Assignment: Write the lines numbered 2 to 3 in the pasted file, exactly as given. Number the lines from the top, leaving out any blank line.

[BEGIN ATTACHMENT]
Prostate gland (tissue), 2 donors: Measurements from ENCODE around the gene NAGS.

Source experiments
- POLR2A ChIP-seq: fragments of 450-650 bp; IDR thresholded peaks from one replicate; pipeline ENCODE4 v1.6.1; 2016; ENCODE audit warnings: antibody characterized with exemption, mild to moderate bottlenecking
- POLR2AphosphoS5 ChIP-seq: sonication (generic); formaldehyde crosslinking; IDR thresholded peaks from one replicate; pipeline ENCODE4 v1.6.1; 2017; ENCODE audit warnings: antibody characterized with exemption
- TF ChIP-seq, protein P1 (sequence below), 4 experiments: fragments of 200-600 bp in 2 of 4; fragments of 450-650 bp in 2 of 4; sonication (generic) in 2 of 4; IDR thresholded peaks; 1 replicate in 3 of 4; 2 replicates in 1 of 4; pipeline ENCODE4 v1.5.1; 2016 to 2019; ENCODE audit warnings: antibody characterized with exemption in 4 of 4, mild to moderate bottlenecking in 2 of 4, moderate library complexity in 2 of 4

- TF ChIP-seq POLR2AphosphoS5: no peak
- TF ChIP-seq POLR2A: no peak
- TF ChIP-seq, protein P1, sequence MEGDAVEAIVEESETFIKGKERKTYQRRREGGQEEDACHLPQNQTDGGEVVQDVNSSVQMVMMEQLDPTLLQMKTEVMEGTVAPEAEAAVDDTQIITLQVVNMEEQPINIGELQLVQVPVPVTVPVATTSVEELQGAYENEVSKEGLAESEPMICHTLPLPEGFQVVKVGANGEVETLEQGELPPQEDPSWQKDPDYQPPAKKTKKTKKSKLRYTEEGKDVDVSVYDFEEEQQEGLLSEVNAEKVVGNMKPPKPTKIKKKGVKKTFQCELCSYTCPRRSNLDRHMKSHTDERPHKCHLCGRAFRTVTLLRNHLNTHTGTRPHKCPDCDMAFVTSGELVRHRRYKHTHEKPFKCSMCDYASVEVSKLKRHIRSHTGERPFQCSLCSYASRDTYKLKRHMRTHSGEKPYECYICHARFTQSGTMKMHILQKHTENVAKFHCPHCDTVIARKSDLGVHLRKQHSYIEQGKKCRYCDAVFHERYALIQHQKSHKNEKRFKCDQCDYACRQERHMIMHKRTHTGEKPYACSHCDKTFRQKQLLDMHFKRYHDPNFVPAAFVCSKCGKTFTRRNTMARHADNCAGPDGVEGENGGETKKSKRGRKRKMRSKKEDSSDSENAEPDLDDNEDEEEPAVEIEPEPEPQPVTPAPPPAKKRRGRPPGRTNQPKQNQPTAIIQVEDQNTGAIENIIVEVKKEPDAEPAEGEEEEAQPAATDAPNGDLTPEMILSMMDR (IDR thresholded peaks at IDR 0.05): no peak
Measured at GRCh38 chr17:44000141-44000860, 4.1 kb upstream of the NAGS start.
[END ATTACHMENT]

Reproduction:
Source experiments
- POLR2A ChIP-seq: fragments of 450-650 bp; IDR thresholded peaks from one replicate; pipeline ENCODE4 v1.6.1; 2016; ENCODE audit warnings: antibody characterized with exemption, mild to moderate bottlenecking